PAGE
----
Until the last few years, coaching has mostly been a perk for C-suite and senior level executives needing leadership development or performance deficiencies corrected. That was acceptable when hierarchical organizations were directed from the top and people fell into line based on specific top-down directions. In no way does that describe today's workplace in which technology and social media drive internal and external networking, collaborative work styles, a plethora of new perspectives and a need to regularly innovate in order to remain competitive.
All employees need the ability to perform at their highest level and pursue career goals, enabled by developing supportive networks and productive relationships. What this means is that everyone in your organization needs coaching, and the best way to accomplish this is develop and maintain a positive coaching culture in which people learn from each other at every opportunity and are encouraged to grow in their jobs and meet personal and work goals. Hiring team players is crucial to maintaining a coaching culture, making pre-hiring assessments a key tool for identifying the people who are a best fit.
conversations in every direction
In a coaching culture, people share their knowledge and learning in the belief that collaboration produces exponential results. Before millennials, social media and pervasive technology, employees tended to jealously guard their innovative ideas out of fear someone else would steal them and get recognition or the targeted promotion.
In the workplace today, teamwork is critical to success.
Employees must be motivated, engaged, able to thrive in a dynamic work environment, collaborative and willing to share information, ideas, diverse perspectives and knowledge.
The ability to communicate effectively is at the core of a coaching culture. People hold conversations in every direction. Feedback flows back and forth, and up and down. Diverse perspectives and ideas are encouraged, shared and embraced. Collaborative decision-making drives innovation and performance. Not everyone who applies for a job in your business can excel in this kind of environment.
In fact, if you are in the process of developing a coaching culture, it is likely that some of your longer-term employees are struggling to adapt. Assessing existing employees to pinpoint the people who need further development in order to help them understand their new role in a coaching culture can close existing gaps. However, from this point on, you have the ideal opportunity to hire people who are good culture fits. These are people who:
- Will jump into their new jobs with alacrity and eagerly seek out collaborative opportunities
- Become coaching role models
- Have informal and/or formal leadership potential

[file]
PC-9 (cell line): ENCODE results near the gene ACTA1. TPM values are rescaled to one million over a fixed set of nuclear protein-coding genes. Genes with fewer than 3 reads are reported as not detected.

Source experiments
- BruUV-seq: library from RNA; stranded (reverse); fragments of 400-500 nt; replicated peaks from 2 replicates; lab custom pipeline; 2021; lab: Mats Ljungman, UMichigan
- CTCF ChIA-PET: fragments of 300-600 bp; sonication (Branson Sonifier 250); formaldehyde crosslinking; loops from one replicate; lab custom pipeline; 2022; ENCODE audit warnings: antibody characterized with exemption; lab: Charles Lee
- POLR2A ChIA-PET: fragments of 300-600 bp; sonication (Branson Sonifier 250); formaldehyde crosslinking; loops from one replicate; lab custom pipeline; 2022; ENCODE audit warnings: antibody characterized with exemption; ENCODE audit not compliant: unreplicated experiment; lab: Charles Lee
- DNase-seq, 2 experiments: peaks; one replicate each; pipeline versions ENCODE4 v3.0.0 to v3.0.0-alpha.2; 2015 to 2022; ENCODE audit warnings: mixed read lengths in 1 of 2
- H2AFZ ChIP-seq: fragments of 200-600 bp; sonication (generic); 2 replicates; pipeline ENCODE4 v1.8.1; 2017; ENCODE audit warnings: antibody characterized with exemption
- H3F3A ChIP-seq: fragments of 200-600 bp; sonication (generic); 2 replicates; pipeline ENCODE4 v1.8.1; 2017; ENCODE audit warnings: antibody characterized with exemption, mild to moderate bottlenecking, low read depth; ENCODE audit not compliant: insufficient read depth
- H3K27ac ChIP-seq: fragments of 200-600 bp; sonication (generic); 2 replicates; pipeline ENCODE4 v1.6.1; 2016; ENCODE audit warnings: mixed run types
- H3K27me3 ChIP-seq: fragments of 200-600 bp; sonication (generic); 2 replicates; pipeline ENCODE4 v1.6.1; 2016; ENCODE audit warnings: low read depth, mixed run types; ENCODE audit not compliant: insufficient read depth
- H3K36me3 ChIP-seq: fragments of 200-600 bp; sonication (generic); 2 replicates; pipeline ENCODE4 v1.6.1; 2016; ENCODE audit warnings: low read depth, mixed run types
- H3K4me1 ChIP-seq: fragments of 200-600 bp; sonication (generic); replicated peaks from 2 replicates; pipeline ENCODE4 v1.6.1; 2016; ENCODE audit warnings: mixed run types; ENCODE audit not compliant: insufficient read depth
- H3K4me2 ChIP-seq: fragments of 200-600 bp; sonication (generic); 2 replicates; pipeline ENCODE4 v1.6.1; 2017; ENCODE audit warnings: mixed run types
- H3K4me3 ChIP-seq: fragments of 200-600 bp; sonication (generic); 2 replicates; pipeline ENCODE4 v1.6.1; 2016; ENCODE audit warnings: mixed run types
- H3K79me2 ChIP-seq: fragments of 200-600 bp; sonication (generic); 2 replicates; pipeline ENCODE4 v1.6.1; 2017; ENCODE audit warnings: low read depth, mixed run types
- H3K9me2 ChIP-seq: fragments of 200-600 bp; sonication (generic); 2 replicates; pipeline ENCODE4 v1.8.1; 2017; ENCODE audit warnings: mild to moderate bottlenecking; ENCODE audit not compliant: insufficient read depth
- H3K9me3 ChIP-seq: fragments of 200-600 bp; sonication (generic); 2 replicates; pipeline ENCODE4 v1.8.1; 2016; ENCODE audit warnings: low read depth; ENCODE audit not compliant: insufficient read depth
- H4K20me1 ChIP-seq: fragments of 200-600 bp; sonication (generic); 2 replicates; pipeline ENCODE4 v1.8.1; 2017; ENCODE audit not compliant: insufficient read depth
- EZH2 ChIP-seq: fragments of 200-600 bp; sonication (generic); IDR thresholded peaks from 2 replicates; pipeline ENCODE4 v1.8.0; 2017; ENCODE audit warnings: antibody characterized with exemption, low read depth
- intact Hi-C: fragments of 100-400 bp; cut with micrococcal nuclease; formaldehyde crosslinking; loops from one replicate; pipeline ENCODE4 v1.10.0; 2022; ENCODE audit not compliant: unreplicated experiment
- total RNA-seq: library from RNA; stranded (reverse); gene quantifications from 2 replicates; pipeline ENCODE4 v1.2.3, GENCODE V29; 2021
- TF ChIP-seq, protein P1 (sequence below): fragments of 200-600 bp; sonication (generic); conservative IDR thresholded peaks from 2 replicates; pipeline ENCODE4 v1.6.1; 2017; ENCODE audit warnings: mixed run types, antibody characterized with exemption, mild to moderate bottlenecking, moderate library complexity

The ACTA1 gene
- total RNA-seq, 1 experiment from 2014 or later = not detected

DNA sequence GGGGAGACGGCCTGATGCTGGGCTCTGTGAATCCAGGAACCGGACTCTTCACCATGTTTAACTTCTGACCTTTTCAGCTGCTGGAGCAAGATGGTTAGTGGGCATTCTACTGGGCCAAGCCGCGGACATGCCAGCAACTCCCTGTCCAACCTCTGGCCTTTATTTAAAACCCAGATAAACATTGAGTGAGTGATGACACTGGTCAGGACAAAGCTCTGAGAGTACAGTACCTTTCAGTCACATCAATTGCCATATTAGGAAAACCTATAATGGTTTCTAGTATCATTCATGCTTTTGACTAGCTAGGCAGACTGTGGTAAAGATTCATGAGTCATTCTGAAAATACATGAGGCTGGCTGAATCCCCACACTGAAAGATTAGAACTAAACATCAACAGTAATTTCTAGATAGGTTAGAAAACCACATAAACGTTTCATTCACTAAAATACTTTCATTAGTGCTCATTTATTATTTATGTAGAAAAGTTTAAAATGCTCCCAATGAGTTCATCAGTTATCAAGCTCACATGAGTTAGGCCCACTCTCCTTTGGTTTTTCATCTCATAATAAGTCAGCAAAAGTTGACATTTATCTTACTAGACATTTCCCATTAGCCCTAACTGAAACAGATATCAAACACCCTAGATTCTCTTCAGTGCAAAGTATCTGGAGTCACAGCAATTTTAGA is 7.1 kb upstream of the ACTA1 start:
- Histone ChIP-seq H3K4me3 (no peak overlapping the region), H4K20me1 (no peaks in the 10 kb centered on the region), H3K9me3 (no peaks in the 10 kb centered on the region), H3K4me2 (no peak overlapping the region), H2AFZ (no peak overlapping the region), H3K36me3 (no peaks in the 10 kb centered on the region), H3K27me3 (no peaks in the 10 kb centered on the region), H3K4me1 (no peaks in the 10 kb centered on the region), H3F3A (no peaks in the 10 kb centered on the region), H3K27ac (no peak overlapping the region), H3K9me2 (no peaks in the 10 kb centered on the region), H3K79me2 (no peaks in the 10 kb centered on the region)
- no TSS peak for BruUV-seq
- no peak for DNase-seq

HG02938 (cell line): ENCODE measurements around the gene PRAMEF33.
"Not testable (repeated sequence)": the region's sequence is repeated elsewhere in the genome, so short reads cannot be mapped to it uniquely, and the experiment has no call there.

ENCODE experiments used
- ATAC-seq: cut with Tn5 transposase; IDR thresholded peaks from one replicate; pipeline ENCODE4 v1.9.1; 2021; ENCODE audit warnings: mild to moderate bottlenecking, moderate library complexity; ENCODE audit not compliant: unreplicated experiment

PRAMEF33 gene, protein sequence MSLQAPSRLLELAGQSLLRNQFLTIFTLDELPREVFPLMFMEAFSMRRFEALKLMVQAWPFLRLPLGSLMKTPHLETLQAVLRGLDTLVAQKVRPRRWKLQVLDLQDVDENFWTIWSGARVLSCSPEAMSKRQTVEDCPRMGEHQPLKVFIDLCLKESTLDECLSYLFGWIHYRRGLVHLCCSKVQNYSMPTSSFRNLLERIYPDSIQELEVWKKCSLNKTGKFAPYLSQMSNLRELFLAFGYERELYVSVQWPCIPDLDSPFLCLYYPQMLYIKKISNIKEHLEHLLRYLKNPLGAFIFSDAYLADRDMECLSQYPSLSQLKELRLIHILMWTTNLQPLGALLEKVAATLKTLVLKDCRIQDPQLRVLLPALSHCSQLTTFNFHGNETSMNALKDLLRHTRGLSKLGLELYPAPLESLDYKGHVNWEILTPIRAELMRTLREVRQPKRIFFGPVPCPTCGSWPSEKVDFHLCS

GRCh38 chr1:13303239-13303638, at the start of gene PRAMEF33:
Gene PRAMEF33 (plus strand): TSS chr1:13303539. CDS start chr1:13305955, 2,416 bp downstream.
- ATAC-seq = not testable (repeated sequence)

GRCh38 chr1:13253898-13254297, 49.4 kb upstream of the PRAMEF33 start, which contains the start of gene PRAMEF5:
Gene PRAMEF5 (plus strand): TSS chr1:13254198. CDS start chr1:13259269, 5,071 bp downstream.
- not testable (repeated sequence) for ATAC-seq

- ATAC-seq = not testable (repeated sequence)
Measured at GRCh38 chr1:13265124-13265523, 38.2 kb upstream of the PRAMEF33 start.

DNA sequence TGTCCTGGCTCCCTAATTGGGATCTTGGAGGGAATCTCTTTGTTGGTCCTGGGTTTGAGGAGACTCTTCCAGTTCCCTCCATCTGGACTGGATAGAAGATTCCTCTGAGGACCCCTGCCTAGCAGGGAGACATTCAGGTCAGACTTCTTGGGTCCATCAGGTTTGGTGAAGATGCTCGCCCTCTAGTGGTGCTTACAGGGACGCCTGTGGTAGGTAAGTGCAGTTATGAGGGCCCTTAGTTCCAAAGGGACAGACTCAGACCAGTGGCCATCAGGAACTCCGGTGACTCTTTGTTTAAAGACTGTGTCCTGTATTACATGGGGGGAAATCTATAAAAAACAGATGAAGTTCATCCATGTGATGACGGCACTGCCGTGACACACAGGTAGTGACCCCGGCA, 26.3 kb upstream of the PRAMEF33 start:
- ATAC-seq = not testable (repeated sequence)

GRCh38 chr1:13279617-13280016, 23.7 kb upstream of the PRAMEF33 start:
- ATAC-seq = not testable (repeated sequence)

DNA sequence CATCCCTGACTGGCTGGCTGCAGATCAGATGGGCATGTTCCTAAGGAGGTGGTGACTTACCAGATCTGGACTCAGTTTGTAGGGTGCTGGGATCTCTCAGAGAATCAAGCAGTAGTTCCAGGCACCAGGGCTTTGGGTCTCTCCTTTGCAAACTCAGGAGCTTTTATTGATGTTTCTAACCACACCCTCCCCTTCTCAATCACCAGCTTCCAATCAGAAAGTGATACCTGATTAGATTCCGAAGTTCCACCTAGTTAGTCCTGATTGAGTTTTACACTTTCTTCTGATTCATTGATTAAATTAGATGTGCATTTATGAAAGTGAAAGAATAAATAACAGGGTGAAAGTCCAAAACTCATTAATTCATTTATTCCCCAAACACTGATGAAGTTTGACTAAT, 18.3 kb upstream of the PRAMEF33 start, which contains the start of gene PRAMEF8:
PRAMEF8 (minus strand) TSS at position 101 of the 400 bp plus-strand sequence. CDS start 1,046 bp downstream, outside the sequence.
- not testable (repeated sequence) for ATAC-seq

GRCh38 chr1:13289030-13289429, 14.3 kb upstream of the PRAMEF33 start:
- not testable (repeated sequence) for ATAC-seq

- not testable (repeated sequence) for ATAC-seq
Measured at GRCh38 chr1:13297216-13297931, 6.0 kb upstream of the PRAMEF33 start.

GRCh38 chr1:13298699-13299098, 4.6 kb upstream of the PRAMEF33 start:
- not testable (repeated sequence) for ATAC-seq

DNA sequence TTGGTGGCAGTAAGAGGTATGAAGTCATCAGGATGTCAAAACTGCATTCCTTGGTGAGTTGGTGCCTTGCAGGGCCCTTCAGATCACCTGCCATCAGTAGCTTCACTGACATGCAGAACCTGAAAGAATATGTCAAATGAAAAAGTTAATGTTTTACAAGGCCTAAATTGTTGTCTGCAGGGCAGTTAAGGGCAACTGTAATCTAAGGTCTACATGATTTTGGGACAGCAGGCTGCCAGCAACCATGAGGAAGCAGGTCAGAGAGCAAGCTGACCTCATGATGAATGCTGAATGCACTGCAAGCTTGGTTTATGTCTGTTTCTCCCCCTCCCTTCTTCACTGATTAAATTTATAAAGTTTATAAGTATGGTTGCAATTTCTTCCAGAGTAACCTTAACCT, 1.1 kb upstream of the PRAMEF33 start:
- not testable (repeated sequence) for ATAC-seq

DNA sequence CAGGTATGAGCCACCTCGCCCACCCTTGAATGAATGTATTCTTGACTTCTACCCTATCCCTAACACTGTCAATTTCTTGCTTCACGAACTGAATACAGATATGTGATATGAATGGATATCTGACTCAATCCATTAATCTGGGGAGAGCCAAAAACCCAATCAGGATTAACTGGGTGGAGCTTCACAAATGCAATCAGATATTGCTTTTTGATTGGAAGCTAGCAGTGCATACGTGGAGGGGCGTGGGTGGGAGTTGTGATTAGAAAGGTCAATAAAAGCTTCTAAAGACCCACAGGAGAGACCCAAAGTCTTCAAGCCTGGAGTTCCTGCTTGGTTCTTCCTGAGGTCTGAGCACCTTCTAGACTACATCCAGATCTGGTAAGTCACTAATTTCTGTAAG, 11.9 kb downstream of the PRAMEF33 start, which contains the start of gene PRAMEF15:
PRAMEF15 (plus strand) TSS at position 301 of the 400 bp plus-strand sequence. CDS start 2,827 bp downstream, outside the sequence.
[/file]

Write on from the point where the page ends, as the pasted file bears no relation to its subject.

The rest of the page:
- Lower the resistance to change that is often part of human nature
- Quickly become internal coaches
- Trigger the creative thinking and innovations so critical to competitive success
ignore culture fit at your company's peril
Many assessments are designed to identify specific skills and capabilities. Culture fit is often ignored. How can you assume a new hire will be successful if all you know is what the person did in the last job, or this is the person's first job, but you do not know whether the person is a culture fit, an important indicator of employee outcomes?
The cost of a poor culture fit is high. The Society for Human Resource Management's research found that it costs between 50-60 percent of a person's salary due to turnover when someone is hired who does not mesh with the organization's culture. Imagine the impact on a coaching culture when a new hire is an ineffective communicator, reacts poorly to feedback and is uncomfortable collaborating? The employee is not only a poor culture fit but is not going to perform well or stay long.
Beyond the skills assessment, the types of traits a new hire assessment can look for include, but are not limited to:
- Non-judgmental attitude
- Ability to ask empowering questions
- Empathetic listening skills
- What the person values in work
- Interest in teamwork
- Ability to successfully interact with diverse people
- Ability to problem solve, including collaboratively
painting a holistic picture of the new hire
There are various types of assessments that can paint a holistic picture of a potential new hire. Too many companies hire based solely on past performance, but what if the person worked for a company that impeded professional development or never gave the person opportunities to collaborate or join project teams? It is one reason companies are using pre-employment assessments with simulations that allow a job candidate to demonstrate the ability to problem solve and multi-task, assessments that measure culture alignment and personality assessments that assess characteristics concerning factors like motivational fit and social interaction.